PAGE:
C’est La Vie

Feb 27, 2024

Dana Casadei, Media Relations Specialist

Throughout the 11 days Carl Misch was in the Angela Hospice Care Center, he and his family shared many special memories together, one standing out from the rest: his We Honor Veterans ceremony.

In a quiet room where Carl was sleeping, they were able to honor the soldier he had been during World War II with the Third Infantry, and the proud veteran he was every day after his service ended.

“It meant everything to us, that he would be able to have that honor,” said Claudia Crane, one of Carl’s four children. “I know they said he could hear it… I wish he had been able to see it. I guess he was watching from the rearview mirror.”

Claudia and her siblings watched as Margot Parr – a fellow veteran and Angela Hospice volunteer, who Claudia called “a gift to Angela Hospice” – performed the ceremony, taking the time to weave in personal details about his time in the army, and his fellow soldiers who had fought in WWII.

Like many veterans, Carl didn’t actually talk about his time in the army until much later in life, about 15 years ago according to Paul, Carl’s son. And even then, it was only bits here and there, slowly revealing stories that had stuck with Carl after all these years.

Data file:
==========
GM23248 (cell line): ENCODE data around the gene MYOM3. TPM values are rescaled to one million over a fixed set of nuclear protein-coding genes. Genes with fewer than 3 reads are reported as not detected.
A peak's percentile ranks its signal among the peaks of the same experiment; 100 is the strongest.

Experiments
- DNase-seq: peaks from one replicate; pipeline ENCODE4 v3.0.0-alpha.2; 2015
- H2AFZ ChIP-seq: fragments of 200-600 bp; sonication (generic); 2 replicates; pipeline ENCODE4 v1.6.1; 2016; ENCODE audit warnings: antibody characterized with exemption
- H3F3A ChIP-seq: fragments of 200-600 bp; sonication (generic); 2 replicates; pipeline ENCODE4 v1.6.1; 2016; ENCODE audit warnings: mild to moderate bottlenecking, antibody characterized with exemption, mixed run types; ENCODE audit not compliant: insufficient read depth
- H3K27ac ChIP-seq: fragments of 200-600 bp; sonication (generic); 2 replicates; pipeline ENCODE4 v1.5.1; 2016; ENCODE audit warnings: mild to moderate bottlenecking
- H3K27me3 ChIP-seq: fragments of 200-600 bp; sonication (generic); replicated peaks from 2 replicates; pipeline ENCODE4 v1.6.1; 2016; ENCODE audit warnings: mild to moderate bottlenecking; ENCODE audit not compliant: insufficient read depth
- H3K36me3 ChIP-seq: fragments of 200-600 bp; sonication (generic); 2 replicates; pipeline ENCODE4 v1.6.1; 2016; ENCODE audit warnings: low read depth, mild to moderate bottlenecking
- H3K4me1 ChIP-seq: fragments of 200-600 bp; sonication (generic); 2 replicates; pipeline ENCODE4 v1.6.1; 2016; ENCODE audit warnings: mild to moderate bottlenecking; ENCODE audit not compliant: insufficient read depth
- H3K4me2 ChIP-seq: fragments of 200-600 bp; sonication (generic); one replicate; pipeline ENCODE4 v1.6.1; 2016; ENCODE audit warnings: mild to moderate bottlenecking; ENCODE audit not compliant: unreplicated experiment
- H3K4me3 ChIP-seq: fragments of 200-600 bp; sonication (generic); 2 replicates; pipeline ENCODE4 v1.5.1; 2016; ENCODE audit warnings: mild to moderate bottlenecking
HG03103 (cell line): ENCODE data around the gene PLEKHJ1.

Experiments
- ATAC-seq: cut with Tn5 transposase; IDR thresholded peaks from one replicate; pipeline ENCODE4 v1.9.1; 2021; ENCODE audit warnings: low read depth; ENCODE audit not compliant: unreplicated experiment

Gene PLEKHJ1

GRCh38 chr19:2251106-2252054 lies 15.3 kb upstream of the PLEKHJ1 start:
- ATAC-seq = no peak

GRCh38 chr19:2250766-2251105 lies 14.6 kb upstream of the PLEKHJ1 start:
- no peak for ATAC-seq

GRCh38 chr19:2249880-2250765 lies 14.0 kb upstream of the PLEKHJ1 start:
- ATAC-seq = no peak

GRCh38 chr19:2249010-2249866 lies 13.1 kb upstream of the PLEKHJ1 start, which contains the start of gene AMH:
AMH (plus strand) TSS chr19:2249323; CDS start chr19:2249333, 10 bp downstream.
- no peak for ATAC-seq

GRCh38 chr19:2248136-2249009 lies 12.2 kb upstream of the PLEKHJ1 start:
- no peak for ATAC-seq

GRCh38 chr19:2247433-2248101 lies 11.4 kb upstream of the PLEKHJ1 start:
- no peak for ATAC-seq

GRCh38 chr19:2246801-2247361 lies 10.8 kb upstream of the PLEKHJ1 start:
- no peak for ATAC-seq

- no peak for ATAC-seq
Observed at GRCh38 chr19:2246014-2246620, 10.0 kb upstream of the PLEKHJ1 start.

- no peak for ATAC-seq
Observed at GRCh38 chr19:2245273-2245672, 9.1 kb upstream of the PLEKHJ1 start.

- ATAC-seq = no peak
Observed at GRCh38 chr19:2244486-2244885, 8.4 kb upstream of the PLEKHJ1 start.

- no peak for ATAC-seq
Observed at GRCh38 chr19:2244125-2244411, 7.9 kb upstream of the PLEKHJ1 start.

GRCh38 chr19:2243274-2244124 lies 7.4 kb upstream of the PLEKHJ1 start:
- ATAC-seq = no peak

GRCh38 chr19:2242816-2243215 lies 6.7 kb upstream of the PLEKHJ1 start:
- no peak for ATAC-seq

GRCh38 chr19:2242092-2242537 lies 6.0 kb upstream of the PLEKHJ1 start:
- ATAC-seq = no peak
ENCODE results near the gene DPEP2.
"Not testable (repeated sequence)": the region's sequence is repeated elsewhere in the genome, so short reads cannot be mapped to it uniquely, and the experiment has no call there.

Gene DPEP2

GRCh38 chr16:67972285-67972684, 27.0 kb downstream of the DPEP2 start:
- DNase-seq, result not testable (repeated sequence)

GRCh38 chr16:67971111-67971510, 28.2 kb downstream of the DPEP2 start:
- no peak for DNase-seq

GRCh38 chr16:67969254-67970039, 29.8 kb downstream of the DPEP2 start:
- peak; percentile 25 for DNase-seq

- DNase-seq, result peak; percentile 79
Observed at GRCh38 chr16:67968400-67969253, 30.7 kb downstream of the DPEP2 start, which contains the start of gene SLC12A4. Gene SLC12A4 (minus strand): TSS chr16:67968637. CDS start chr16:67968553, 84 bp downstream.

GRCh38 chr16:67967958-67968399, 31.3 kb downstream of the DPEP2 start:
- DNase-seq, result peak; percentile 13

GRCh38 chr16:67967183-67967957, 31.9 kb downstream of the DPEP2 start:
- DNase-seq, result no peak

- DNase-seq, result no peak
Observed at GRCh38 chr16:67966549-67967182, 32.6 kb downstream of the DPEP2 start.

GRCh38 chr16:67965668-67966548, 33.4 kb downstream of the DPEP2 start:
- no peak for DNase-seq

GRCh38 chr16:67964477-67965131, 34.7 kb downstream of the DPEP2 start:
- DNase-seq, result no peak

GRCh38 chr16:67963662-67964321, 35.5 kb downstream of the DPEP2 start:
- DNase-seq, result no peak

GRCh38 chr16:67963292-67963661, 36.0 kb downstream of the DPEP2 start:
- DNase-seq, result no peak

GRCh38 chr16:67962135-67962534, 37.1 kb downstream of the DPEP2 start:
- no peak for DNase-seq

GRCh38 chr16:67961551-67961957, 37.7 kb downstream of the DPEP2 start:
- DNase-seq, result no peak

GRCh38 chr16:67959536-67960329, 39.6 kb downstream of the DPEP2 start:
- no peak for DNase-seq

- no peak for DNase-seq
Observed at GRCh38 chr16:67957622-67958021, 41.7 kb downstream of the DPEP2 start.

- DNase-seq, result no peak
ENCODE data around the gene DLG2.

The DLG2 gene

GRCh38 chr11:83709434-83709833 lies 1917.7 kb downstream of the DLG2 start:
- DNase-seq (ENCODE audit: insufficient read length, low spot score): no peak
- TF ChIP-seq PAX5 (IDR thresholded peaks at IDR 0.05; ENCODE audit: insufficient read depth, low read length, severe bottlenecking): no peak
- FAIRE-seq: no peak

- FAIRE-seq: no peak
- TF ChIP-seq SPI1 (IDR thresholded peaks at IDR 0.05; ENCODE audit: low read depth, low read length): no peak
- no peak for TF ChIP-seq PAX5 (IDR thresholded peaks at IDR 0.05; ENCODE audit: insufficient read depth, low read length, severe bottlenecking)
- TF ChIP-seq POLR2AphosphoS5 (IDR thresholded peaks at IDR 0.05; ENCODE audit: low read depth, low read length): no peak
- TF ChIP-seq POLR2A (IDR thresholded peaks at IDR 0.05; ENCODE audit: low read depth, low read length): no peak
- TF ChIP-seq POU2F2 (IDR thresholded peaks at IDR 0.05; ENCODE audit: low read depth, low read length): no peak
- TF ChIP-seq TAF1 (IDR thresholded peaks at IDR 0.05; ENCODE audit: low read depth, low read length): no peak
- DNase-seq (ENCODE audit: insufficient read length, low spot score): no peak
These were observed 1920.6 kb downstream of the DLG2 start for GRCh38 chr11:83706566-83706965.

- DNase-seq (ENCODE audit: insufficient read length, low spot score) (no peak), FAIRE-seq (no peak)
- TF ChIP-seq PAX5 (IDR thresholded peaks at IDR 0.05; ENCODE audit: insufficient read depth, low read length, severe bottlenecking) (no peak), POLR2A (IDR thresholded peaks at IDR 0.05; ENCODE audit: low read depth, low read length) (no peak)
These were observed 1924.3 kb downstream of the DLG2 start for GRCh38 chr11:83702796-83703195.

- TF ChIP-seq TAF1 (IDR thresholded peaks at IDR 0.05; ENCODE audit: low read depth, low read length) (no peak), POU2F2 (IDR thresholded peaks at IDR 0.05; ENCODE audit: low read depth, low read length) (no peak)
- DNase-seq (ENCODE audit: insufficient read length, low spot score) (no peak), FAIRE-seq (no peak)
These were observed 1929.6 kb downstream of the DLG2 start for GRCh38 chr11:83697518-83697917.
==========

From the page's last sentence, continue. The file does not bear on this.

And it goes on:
Carl at his 90th birthday.

As Carl began to reveal more about his time as a sergeant in the army, his family learned he was highly decorated, with eight medals, including the Bronze Star Medal; had been a part of the first platoon to place a flag on Eagles Nest; and received a rosary from Pope Pius XII, which he sent back home to his mother.

“I think, by him bringing it out, it kind of led him to let go of a lot of those things that he kept inside,” Paul said. “I think it humanized him in the sense that we never really knew that these things happened during that two-and-a-half years that really formed the rest of his life.”

While telling these stories, Carl mentioned that a leader in the Army had once told him “c’est la vie,” after a particularly harrowing day. That phrase – meaning, “that’s life” – would become something that helped him get through the rest of his time in the service, and how he would often end his war stories. His time in the service made him appreciate life more.

Carl felt his life was a gift, and Paul and Claudia felt finding Angela Hospice for their dad was a gift as well.

“They treated us like we were family,” Paul said. “Like they would treat their family.”

“Bottom line, it’s heaven on Earth,” Claudia said. “When it comes to your loved one at the end of life, that’s what you want, you want them to make that transition from Earth to heaven.”

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